We invite the public to call and judge for then
selves. March 17??dlino
j The Voyages and Adventures of Sir Amgas
Leigh, Knight ol Burrough, in the countv of De
von, in the reign of her moat glorious Majesty
Queen Elizabeth, rendered into modern English,
by Charles Kingsley, author of" Hypotin," "Alton
1<ocke," &c.
A Treatise on Punctuation, designed for letter
writers, authors, printers, and correctors of the
press, and for the use of schools and academies,
with an Appendix, containing Rules on the use of
Capitals, a List ?f Abreviatious, Hints on the Pre
paration of Copy and on Proof Rending, Speci
mens of Proof t*beets, Arc . by John Wilson; price
Hewitt's Boy's Adventures in the Wilds ol Aui
An Essay on the Tides: Theory ?*f the Two
Forces, by Alexander Wilcox, M. D.
Patent Office and Patent Laws, or a guide to
inventors, nnd a l?ook of reference for judges, law
yers, magistrates, nnd others, with Appendices,
by J. G. Moore, price fl 25.
The Altar nt Home. Prayers for the Family and
the Closet, by Clergymen in and near Boston,
second edition.
Just published, nnd for sale at
TAYLOR it MAURY'S Bookstore,
A TEACHER WANTED as Cleverness
in ? private family, one that is competent to
teach all the branches of English, French, nnd
music. Address P. M. Fauquier, White Sulphur
Springs, Virginia.
Oct 27?tf (Nat. Intel.)
lni|iuricr nud Dealer
i Ucncrii C'oiu iu I ??!<?? nud (Corwkrilln^
? No. 474 Penn Avenue, iwo doors below U.S.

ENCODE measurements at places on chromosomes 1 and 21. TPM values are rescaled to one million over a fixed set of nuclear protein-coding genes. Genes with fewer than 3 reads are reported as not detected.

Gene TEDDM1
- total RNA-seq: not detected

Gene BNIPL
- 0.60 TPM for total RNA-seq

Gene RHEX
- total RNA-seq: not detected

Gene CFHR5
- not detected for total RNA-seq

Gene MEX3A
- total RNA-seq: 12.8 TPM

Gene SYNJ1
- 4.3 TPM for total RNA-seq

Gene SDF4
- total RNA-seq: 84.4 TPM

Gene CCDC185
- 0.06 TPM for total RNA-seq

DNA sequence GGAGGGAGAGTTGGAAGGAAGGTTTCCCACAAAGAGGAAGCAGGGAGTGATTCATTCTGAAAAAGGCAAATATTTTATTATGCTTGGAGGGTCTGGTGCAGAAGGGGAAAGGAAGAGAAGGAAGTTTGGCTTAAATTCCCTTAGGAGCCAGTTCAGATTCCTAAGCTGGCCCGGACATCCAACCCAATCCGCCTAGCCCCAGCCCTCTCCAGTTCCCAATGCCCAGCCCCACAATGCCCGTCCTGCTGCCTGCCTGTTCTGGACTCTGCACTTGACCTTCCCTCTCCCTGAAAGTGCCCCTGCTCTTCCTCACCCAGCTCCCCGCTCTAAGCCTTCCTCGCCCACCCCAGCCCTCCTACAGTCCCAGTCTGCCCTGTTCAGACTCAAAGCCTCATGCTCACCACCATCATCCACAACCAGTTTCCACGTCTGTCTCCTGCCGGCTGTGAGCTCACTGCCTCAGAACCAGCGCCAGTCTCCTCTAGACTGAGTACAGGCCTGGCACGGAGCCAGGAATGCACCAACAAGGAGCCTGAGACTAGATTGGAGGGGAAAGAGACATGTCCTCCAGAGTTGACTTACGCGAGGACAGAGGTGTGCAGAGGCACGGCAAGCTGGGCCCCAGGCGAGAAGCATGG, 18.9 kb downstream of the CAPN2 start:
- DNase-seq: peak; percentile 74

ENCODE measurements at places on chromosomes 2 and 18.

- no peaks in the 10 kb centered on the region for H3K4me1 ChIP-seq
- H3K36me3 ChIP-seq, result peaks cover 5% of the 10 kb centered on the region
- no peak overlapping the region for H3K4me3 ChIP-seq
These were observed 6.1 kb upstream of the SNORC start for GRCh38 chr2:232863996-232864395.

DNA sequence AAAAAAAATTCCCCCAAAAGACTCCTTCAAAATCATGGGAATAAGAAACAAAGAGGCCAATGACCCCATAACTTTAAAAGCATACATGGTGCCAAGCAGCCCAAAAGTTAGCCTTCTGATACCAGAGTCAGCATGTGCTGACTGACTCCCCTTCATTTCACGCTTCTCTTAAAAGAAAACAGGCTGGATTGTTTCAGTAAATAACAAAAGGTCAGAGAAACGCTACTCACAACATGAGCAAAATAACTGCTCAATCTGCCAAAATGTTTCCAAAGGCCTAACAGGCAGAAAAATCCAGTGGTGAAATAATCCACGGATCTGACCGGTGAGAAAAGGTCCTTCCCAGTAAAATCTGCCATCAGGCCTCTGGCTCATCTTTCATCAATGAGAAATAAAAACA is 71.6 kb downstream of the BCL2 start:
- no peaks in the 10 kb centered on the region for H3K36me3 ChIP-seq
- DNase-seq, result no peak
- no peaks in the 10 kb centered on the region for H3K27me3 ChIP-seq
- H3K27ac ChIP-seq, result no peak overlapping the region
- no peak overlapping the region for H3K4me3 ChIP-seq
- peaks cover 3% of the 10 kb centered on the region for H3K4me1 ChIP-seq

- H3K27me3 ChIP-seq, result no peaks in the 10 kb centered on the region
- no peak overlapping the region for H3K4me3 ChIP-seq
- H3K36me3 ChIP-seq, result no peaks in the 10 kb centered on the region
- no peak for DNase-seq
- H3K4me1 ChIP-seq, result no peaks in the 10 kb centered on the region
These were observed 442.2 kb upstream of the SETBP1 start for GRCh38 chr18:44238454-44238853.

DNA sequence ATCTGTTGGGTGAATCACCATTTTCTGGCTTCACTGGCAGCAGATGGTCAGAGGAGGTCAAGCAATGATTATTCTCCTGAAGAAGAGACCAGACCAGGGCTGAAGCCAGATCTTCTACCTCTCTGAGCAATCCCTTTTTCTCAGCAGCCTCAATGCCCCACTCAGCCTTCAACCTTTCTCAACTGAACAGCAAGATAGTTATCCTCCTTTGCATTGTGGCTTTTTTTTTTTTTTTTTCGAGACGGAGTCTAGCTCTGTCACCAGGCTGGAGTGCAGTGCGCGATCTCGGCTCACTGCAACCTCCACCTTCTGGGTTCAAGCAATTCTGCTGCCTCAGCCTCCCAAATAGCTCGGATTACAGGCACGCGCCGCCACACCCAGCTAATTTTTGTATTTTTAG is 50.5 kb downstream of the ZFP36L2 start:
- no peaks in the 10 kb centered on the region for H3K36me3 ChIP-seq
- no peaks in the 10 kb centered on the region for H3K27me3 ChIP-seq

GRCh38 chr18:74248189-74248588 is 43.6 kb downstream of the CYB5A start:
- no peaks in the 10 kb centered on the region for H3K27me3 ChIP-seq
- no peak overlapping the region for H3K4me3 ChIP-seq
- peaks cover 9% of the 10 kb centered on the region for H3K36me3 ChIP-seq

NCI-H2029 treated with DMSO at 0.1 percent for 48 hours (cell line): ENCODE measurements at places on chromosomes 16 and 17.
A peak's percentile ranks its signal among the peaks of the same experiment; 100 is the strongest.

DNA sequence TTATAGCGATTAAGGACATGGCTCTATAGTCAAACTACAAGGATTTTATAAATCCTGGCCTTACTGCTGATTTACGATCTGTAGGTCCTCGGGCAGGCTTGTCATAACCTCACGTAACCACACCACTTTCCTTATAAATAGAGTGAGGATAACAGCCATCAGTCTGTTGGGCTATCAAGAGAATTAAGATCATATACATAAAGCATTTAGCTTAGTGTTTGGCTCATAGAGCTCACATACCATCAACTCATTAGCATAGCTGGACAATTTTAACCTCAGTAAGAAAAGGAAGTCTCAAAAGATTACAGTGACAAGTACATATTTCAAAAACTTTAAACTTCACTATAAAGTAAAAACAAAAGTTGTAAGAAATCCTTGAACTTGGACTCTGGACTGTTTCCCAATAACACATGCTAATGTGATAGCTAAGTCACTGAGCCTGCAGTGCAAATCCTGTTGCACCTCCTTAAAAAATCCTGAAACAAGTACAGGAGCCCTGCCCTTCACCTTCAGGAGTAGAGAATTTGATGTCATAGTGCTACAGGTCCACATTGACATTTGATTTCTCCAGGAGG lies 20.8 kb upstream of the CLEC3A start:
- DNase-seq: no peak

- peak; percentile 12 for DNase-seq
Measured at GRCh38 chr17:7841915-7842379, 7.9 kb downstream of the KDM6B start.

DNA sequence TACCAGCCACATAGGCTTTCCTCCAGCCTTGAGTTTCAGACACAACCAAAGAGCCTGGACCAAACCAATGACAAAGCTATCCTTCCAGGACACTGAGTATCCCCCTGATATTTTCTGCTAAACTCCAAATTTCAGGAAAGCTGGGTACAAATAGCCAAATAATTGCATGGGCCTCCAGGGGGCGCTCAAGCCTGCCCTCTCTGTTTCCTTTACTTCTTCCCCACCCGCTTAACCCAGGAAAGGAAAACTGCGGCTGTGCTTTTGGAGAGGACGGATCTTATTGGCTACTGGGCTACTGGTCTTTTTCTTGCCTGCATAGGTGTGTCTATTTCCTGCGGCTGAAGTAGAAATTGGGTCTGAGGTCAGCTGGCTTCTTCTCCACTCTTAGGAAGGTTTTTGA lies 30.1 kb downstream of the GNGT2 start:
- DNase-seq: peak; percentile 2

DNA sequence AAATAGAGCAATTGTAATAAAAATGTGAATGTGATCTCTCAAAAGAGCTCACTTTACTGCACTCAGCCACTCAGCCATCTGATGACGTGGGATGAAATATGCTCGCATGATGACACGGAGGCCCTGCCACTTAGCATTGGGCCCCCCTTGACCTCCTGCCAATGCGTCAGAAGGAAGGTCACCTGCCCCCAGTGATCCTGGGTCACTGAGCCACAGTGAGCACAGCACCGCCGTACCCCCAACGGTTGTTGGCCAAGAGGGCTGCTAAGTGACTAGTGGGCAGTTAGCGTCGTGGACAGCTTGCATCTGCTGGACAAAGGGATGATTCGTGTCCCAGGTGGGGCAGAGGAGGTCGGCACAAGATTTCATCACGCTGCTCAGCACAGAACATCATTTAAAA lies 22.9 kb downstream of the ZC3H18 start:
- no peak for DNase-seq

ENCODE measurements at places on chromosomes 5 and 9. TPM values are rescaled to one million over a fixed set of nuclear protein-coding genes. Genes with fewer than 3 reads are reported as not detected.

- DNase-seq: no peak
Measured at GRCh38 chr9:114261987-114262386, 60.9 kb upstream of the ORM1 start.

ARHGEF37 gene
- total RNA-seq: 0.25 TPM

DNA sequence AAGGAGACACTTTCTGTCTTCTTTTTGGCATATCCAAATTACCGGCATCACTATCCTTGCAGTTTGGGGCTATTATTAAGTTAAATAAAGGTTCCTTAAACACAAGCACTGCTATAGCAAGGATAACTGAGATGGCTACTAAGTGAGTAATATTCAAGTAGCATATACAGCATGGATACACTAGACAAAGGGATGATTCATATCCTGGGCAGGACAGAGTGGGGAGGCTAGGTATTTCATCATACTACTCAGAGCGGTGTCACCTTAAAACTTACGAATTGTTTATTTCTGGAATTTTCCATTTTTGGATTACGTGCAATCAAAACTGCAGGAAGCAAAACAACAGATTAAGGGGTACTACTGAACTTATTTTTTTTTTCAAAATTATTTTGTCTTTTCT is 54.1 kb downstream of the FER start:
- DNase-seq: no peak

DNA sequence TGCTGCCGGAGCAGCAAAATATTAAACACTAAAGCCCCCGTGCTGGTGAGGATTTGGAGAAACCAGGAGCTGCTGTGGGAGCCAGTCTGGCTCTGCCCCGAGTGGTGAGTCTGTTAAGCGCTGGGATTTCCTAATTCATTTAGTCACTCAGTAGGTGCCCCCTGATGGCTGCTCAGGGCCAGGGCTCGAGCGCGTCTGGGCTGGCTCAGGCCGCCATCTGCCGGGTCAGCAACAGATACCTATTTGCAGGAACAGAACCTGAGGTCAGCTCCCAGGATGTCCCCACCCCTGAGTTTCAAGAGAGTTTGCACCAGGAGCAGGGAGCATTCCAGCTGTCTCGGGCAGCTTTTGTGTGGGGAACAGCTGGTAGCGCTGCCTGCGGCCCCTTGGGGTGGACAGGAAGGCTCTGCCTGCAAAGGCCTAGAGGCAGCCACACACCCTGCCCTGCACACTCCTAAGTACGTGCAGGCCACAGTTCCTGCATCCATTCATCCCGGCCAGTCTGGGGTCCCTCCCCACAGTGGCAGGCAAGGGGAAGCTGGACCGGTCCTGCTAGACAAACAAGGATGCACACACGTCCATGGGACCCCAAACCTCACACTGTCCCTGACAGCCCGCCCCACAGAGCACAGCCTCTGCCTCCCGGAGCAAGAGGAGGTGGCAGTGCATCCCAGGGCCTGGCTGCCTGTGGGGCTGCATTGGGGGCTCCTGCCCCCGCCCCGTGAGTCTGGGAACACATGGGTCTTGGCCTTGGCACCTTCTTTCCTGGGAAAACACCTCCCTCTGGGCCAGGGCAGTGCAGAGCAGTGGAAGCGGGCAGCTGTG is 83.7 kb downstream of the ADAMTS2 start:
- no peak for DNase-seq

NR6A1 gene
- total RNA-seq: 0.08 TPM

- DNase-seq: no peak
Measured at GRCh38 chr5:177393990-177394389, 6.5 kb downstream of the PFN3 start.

I ID" N B. Couairy Merchants ure requested to
give 1110 h call In-fore purchasing elsewhere.
I ID' Also, Agent I'orthe Pak.iikks' and M eciianics'
Hiiik and Makinjc, and Lu ic Insurance Company
of Philadelphia, fori he polls and towns of Alex
i andria, Va.. and Georgetown, D. C.
Oct 99?ly
j ceived a superior lot of Ladies' Blurk and
Brown Alpine Boots, togethrr with a larue and
general assortment of Ladie?, Gents, Misses,
Bovs, Youths. and Children'* Boot* and Shoes
tor iale by GEO. BURNS
/ >10 Pennsylvania avenue,
Adjoining Patterson's Drug Store.
!>?<? 1 (News.)
Office No. 292, Pennsylvania Avenuk,
Corner of lOih street,over Saving* Hank
r| "His CEMETERY la laid out oil the plan
i of the celebrated Greenwood ol New York,
and situated on the high ground, distant one and
a quarter miles north ol' the Capitol, North Cupi
tol dtreet, leading directly to the Gateway. Thin
company have received a charter from Con
gress, appropriating this ground for ever to burial
purposes, making a fee title to the purchaser, and
prohibiting all encroachments from legislation or
otherwise, which is of vast importance to tho.-e
who wish their deed to repose where they have
placed them ; for it has become a custom in all
cities when the burial ground becomes valuable
for other purposes, to sell it, and throw the dead
promiscuously into one large pit, and legal mea
sures cannot prevent it, as no titles are given to
the ground.
N. B. Ollice hours from 10 a m.,to 12 m, wher
pamphlets containing the Charter, By-laws,?and
a Mhp of the Grounds, and nil oilier informntior
can be obtained.
All orders left with Mr. .(hiiic* F. Ilarvy
410, 7th street, or any other undertaker, will be
promptly attended to. June 19--ly
OCO'lT'S VV KliivLV I'APEK Tlie )>ub
JO lisher ol this large and popular family journn
ollers for the coming year (l!->54) a combination o:
literary attractions horetolore unattemped by any
of the Philadelphia weeklies. Among the new
features will be a new and brilliant series of origi
nal romances by George Lip^ard, entitled Lcgends